Thursday, August 21, 2014

Will Pakistan Become a Failed State or Change Its Direction?

Will Pakistan Become a Failed State or Change Its Direction?
Laina Farhat-Holzman
Pajaronian
August 9, 2014

Did the US go to war with the wrong countries when we took on Iraq and Afghanistan? Perhaps we should have gone after our “good allies” Pakistan and Saudi Arabia, who were really responsible for 9/11. This is, of course, wishful thinking considering the many ways that we need relations with these two countries, so we hold our noses and deal with them as “frenemies,” not friends.

Pakistan grows more troubling by the day, with the Islamists increasingly violent and the secular society under constant threat. The Pakistani Intelligence Service (ISI) has long used Islamists to carry out their agendas in Afghanistan (they created the Taliban) and against India (terror attacks such as the horrific one in Mumbai a few years ago).

It is important to understand why the ISI does this. Their notion of protecting Pakistan is based on a long-standing fear of India, their much larger and ultimately more powerful neighbor. Both countries have developed nuclear capability: Pakistan, out of unreasonable fear of India, and India out of reasonable fear that the Pakistanis are crazy enough to consider using such a weapon. Both countries have spent money on developing nukes to intimidate each other while failing to spend the money educating their young and cleaning up their air, water, and crumbling infrastructure. The paranoid Pakistanis don't realize that India is afraid of China, also a nuclear power, more than they fear Pakistan.

Pakistan began in 1947 as a secular breakaway state where Muslims would be safe. India, also in 1947, became a secular state where all its multi-ethnic, multi-religious population could enjoy the freedoms of the modern world. India's long romance with the Soviet Union hampered its development, but when the Cold War ended and India came out of its fog, it began the long-delayed process of joining the modern secular world. They still have far to go, but they are on the right path.

Pakistan, however, is in a downward trajectory, ever since one military dictator, Zia-ul-Haq, found it politically expedient to promote a most backward form of Islam. During his reign, Sharia law replaced much secular law, with consequences such as the growing floods of “honor killings,” blasphemy executions, and assassinations of journalists, academics, or politicians whose views Islamists didn't like. They also have the honor of being the last repository of polio; cynical  clerics claim that polio vacine is a western plot to make their children sterile.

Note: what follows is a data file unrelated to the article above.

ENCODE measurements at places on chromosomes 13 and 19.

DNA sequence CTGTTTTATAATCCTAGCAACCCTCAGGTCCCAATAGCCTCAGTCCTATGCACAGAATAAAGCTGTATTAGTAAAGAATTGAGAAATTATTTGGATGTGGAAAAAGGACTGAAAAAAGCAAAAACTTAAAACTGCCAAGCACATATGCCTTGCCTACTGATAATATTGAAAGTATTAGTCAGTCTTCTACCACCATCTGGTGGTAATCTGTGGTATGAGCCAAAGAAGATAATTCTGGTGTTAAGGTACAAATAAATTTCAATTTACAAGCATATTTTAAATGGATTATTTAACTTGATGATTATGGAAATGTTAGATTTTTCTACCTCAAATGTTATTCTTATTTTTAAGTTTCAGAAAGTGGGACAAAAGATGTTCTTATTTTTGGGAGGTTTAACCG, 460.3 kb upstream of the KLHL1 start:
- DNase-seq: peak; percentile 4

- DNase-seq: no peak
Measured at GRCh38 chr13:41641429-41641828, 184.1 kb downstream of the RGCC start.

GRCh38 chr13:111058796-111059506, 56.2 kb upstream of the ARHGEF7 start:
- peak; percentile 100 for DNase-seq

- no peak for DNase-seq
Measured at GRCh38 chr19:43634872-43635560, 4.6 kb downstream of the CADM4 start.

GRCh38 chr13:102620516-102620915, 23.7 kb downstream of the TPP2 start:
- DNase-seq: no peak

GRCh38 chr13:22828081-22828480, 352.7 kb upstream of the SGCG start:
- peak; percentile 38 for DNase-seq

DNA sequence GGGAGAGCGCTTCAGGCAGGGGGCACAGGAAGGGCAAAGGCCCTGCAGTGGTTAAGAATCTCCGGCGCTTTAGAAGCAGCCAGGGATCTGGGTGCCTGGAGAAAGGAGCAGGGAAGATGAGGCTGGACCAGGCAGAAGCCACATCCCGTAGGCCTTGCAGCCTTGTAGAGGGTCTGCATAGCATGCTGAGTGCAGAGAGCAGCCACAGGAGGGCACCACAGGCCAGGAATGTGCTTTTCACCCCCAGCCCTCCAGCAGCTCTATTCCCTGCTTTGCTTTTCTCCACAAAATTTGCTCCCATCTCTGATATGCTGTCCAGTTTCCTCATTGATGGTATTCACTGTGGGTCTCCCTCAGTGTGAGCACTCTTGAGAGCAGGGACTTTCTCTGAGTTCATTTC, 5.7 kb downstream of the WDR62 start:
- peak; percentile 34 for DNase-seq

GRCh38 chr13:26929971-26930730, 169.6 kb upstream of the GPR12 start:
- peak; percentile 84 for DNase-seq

Their latest horror is the public stoning of a pregnant woman who married a man her family did not like. They beat her right outside the courthouse and then finished her off, stoning her to death with bricks. Her murderous father justified this as an honor killing of a disobedient woman, and said he had no regret. He thinks his religion justifies this. What an embarrassment to Pakistan!

Pakistani immigrants to the British Isles have taken their terrible values with them with dire consequences. The British only now realize that their indulgent immigration policies threaten their very survival as a modern state. Canada has also suffered from Pakistani immigration, as have many European states. In addition, the danger does not come from Pakistan alone, but from a global Islamist movement that lures the young. Every modern state is in danger.

But there is a glimmer of hope. India has just elected a new Prime Minister (Narenda Modi), someone with backbone, who invited the Pakistan's PM, Nawaz Sharif, to attend his inauguration. If these two can develop a relationship, much could change.

When India no longer threatens them, there is no need for the ISI to support Islamists. By stopping anti-India propaganda, these two nations could benefit each other. Secular Pakistanis love India's movies, foods, and TV. If India no longer had to fear Pakistan, India's own Muslim population would just be Indians, not perceived as potential agents of Pakistani terror.

Even Afghanistan might be able to get out from under when Pakistan no longer poisons its survival. This could be a win/win for everybody (other than Islamists). Are Pakistan and India smart enough to do this?

679 words

Dr. Laina Farhat-Holzman is a historian, lecturer, and author of God's Law or Man's Law.  You may contact her at Lfarhat102@aol.com or www.globalthink.net.  

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